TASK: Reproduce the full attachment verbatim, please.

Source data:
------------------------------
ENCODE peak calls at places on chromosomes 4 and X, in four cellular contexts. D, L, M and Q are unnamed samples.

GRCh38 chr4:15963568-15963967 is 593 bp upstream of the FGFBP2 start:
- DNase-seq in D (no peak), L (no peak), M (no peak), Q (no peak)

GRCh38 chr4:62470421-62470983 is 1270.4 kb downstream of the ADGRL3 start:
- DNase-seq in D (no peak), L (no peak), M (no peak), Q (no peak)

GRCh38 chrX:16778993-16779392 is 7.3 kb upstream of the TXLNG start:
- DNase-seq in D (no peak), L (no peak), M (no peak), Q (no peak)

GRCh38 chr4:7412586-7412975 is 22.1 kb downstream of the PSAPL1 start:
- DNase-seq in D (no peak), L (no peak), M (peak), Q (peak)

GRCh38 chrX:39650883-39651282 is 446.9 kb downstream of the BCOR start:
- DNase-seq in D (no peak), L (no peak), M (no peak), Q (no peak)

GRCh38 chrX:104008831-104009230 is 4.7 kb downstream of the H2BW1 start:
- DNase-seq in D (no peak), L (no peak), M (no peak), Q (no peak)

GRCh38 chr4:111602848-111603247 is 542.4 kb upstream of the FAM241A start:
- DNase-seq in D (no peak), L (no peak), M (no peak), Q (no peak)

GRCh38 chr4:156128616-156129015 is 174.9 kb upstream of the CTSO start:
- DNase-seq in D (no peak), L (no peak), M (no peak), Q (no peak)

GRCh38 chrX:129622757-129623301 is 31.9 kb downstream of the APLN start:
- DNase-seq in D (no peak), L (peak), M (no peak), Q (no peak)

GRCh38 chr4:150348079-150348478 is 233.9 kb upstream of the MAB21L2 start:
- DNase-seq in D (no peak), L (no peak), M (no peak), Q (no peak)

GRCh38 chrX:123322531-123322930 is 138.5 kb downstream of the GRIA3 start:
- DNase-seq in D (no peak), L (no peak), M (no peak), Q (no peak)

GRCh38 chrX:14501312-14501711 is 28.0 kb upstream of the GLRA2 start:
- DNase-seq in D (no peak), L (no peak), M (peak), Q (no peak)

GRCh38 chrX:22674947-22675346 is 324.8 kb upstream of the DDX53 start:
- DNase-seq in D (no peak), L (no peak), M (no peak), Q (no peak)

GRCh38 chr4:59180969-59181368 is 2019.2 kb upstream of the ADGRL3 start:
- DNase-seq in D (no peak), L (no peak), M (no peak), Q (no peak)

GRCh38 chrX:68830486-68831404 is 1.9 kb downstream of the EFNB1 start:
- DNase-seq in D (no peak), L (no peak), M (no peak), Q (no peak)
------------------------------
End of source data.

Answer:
ENCODE peak calls at places on chromosomes 4 and X, in four cellular contexts. D, L, M and Q are unnamed samples.

GRCh38 chr4:15963568-15963967 is 593 bp upstream of the FGFBP2 start:
- DNase-seq in D (no peak), L (no peak), M (no peak), Q (no peak)

GRCh38 chr4:62470421-62470983 is 1270.4 kb downstream of the ADGRL3 start:
- DNase-seq in D (no peak), L (no peak), M (no peak), Q (no peak)

GRCh38 chrX:16778993-16779392 is 7.3 kb upstream of the TXLNG start:
- DNase-seq in D (no peak), L (no peak), M (no peak), Q (no peak)

GRCh38 chr4:7412586-7412975 is 22.1 kb downstream of the PSAPL1 start:
- DNase-seq in D (no peak), L (no peak), M (peak), Q (peak)

GRCh38 chrX:39650883-39651282 is 446.9 kb downstream of the BCOR start:
- DNase-seq in D (no peak), L (no peak), M (no peak), Q (no peak)

GRCh38 chrX:104008831-104009230 is 4.7 kb downstream of the H2BW1 start:
- DNase-seq in D (no peak), L (no peak), M (no peak), Q (no peak)

GRCh38 chr4:111602848-111603247 is 542.4 kb upstream of the FAM241A start:
- DNase-seq in D (no peak), L (no peak), M (no peak), Q (no peak)

GRCh38 chr4:156128616-156129015 is 174.9 kb upstream of the CTSO start:
- DNase-seq in D (no peak), L (no peak), M (no peak), Q (no peak)

GRCh38 chrX:129622757-129623301 is 31.9 kb downstream of the APLN start:
- DNase-seq in D (no peak), L (peak), M (no peak), Q (no peak)

GRCh38 chr4:150348079-150348478 is 233.9 kb upstream of the MAB21L2 start:
- DNase-seq in D (no peak), L (no peak), M (no peak), Q (no peak)

GRCh38 chrX:123322531-123322930 is 138.5 kb downstream of the GRIA3 start:
- DNase-seq in D (no peak), L (no peak), M (no peak), Q (no peak)

GRCh38 chrX:14501312-14501711 is 28.0 kb upstream of the GLRA2 start:
- DNase-seq in D (no peak), L (no peak), M (peak), Q (no peak)

GRCh38 chrX:22674947-22675346 is 324.8 kb upstream of the DDX53 start:
- DNase-seq in D (no peak), L (no peak), M (no peak), Q (no peak)

GRCh38 chr4:59180969-59181368 is 2019.2 kb upstream of the ADGRL3 start:
- DNase-seq in D (no peak), L (no peak), M (no peak), Q (no peak)

GRCh38 chrX:68830486-68831404 is 1.9 kb downstream of the EFNB1 start:
- DNase-seq in D (no peak), L (no peak), M (no peak), Q (no peak)